As the company looks to grow, to develop its projects and to discover new ones, it does so with the caveat that the industry is cyclical. Anaconda can achieve all the success in the world in its current and future portfolio, but were the industry to suffer an extreme downturn in commodity prices then it could completely undermine all the efforts and hard work that it has put in over the last decade. How a company survives this is by operating smartly and focusing on key areas that, through sound development, will stand against any downturn or financial concern. Slepcev believes that Anaconda is more than capable of weathering any storm through its focus on its current projects, people and key partnerships it has established with local universities and communities.

The company’s Point Rousse and Pine Cove projects in particular, are a testament to the company’s approach to partnerships and how they provide true value.

“Since the day one at Point Rousse project we have been contracting our mining to G.J. Baileys and drill and blast services to Nfld. Hard-Rok Inc.,” says Slepcev. “The first blast at Pine Cove was in 2007 and since then more than 6,500,000 cubic metres have been drilled & blasted, over 700,000m of linear drilling completed and over 5,000,000 kg of explosives used to break the rock. On average we utilize two to three drills on site full time, as well as full time blaster and technical support both from Nfld. Hard-Rok and Dyno Nobel with all the latest in blasting and blast monitoring technology.”

Through this approach, Anaconda has been able to embrace new technologies and greater innovation. The company has established an in-house continuing education system called Anaconda University (AU). This innovative and comprehensive corporate university training system was created to fully engage and develop employees while aligning their learning to the company’s strategic objectives. This is achieved through a platform to support innovation and the development of new ideas, provide motivation to the workforce, and attract and retain high quality talent.

“We’ve always been innovative,” says Slepcev. “Through our culture, we’ve been able to better embrace and implement innovation and safety programs.  For the first time in our company’s history we have created a position of the VP of Innovation, so we can focus on it full time. We have achieved significant mining dilution reduction using technologies such as Blast Monitoring Technologies (BMT) as well as GPS solutions in our shovels and equipment. We’ve also been using drones for a number of years in our development planning processes.”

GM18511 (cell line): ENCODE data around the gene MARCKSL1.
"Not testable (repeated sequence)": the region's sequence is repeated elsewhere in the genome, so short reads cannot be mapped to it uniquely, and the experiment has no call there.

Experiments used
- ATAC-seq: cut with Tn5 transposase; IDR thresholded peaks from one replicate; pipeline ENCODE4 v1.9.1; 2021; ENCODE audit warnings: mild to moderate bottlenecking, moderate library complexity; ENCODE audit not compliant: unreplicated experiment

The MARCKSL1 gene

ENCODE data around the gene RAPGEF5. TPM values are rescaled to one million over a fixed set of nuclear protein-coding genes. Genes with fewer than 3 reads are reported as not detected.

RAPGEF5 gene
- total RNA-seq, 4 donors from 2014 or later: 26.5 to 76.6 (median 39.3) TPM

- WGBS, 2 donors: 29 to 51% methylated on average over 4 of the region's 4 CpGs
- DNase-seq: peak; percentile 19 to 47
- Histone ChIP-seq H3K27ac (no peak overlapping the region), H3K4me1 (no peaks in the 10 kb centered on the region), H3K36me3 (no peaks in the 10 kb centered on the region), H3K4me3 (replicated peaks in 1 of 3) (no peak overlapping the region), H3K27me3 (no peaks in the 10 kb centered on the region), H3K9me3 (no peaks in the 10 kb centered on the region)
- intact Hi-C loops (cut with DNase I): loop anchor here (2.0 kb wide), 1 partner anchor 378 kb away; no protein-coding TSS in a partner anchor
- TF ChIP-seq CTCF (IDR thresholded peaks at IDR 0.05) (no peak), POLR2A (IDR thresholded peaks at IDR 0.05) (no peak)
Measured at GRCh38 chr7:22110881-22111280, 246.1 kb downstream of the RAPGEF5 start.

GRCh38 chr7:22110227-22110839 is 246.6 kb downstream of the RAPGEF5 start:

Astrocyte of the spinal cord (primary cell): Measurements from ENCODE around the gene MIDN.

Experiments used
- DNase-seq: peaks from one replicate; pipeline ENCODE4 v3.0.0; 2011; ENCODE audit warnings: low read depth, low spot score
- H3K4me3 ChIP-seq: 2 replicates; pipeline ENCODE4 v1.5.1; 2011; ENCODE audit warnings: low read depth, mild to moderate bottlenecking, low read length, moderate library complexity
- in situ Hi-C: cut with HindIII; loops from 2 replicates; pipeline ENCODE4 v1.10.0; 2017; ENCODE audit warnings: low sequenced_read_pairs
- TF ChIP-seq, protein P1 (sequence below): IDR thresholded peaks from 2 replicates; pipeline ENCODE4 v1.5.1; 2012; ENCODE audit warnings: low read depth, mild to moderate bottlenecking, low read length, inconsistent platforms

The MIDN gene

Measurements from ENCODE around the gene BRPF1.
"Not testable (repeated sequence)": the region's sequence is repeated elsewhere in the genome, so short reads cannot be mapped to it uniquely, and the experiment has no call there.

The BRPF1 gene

Anaconda has also been working on a number of major projects with Memorial University, College of the North Atlantic and the Canadian government including ACOA (Atlantic Canada Opportunity Agency), NRC-IRAP (National Research Council Industrial Research Assistance Program and the RDC (Research and Development Corporation). One of the most significant R&D projects within this partnership has been a $3.5mn initiative to commercialize a technology to economically mine underground single, narrow mineralized veins.

For Slepcev, in a sector that has historically been slow to embrace technology and innovation, it is important that however and wherever the company invests in technology it does so with its core values in mind. “For us, it’s about trying to maximize production, bring greater value and efficiency to the business and importantly, decrease our environmental footprint,” she says.

As the company continues along its growth journey, Slepcev can look back over the company’s 10 successful years in operation. For her, this is important as the company can celebrate a number of successes and key lessons it has learned along the way, particularly in its relationships with stakeholders, the support it receives from communities and First Nations and the overall pride and sense of community its employees bring to work each day. As Anaconda looks to further the Goldboro project and future potential projects this togetherness will only continue to grow alongside the company.

“We're currently focused on Atlantic Canada and we will grow our portfolio through either exploration or mergers and acquisitions. Our goal is that within five years, we grow to have a multi-million-ounce portfolio and be producing approximately 100,000 ounces annually in a geographically concentrated area,” says Slepcev.

“We go through conversations and open up dialogues with every part of the business to make sure everything’s going well. As we grow, our success will come from our drive to be open, to listen, and to enable and empower everyone in our business.”

Gordana Slepcev